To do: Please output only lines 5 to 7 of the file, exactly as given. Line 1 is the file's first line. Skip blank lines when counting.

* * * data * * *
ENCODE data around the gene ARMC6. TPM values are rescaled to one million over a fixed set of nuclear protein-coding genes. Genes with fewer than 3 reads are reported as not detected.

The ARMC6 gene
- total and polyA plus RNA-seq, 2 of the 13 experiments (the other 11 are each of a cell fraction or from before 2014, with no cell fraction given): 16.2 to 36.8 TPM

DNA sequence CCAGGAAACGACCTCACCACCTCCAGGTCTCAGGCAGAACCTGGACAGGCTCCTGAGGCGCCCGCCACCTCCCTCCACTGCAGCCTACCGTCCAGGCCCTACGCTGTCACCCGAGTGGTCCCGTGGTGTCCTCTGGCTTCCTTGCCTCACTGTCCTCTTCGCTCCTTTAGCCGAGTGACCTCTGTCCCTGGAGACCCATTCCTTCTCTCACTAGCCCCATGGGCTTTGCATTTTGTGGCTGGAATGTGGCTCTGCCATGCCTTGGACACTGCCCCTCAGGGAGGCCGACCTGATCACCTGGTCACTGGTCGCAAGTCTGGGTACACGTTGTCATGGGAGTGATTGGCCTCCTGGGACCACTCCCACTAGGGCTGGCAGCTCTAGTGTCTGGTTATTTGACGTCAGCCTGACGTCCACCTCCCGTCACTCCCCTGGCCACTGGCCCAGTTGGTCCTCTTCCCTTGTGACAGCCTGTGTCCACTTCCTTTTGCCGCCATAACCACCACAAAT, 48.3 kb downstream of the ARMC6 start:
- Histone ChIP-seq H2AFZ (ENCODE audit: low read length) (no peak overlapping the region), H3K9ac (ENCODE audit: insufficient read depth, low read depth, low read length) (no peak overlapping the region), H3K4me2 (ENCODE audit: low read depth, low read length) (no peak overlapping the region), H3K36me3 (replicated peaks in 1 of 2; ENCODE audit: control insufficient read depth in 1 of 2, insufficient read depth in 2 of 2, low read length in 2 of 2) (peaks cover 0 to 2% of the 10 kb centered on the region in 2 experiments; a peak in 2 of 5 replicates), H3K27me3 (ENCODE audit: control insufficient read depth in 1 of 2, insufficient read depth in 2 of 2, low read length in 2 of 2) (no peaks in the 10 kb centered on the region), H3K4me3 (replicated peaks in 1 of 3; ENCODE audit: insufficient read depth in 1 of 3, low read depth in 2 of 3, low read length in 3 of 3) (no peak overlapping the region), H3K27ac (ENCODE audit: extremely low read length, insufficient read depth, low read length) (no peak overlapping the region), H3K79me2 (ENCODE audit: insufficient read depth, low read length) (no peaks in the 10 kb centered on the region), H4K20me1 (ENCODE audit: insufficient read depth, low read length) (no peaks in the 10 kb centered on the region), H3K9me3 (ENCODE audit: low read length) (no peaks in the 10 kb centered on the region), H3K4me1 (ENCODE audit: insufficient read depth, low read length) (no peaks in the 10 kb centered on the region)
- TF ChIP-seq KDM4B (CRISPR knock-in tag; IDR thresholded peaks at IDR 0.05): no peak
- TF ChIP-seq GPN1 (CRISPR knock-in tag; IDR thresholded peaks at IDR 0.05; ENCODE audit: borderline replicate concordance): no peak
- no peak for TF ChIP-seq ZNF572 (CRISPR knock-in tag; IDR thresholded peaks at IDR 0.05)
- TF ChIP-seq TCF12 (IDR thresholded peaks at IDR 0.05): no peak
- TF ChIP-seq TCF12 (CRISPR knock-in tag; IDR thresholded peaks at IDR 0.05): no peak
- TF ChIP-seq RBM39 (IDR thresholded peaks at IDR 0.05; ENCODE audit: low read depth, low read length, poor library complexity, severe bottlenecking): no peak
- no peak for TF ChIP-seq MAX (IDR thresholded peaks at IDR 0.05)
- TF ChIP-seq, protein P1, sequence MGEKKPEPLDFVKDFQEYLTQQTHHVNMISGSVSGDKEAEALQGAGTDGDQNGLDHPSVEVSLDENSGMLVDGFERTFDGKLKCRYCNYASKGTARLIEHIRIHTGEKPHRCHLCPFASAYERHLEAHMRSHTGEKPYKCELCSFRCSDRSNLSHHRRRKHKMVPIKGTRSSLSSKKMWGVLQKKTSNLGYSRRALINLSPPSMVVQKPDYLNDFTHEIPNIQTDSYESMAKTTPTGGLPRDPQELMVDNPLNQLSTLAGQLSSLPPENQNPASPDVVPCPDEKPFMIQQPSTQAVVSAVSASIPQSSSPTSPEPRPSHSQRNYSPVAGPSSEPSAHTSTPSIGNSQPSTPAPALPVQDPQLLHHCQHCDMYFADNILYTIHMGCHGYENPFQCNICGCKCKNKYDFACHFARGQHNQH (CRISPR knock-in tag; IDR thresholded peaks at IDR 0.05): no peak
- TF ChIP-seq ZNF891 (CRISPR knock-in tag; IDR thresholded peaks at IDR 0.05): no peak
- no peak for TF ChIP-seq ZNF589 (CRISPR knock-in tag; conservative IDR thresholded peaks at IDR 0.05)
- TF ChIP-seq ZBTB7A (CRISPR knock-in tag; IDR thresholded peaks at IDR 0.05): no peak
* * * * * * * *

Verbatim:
- Histone ChIP-seq H2AFZ (ENCODE audit: low read length) (no peak overlapping the region), H3K9ac (ENCODE audit: insufficient read depth, low read depth, low read length) (no peak overlapping the region), H3K4me2 (ENCODE audit: low read depth, low read length) (no peak overlapping the region), H3K36me3 (replicated peaks in 1 of 2; ENCODE audit: control insufficient read depth in 1 of 2, insufficient read depth in 2 of 2, low read length in 2 of 2) (peaks cover 0 to 2% of the 10 kb centered on the region in 2 experiments; a peak in 2 of 5 replicates), H3K27me3 (ENCODE audit: control insufficient read depth in 1 of 2, insufficient read depth in 2 of 2, low read length in 2 of 2) (no peaks in the 10 kb centered on the region), H3K4me3 (replicated peaks in 1 of 3; ENCODE audit: insufficient read depth in 1 of 3, low read depth in 2 of 3, low read length in 3 of 3) (no peak overlapping the region), H3K27ac (ENCODE audit: extremely low read length, insufficient read depth, low read length) (no peak overlapping the region), H3K79me2 (ENCODE audit: insufficient read depth, low read length) (no peaks in the 10 kb centered on the region), H4K20me1 (ENCODE audit: insufficient read depth, low read length) (no peaks in the 10 kb centered on the region), H3K9me3 (ENCODE audit: low read length) (no peaks in the 10 kb centered on the region), H3K4me1 (ENCODE audit: insufficient read depth, low read length) (no peaks in the 10 kb centered on the region)
- TF ChIP-seq KDM4B (CRISPR knock-in tag; IDR thresholded peaks at IDR 0.05): no peak
- TF ChIP-seq GPN1 (CRISPR knock-in tag; IDR thresholded peaks at IDR 0.05; ENCODE audit: borderline replicate concordance): no peak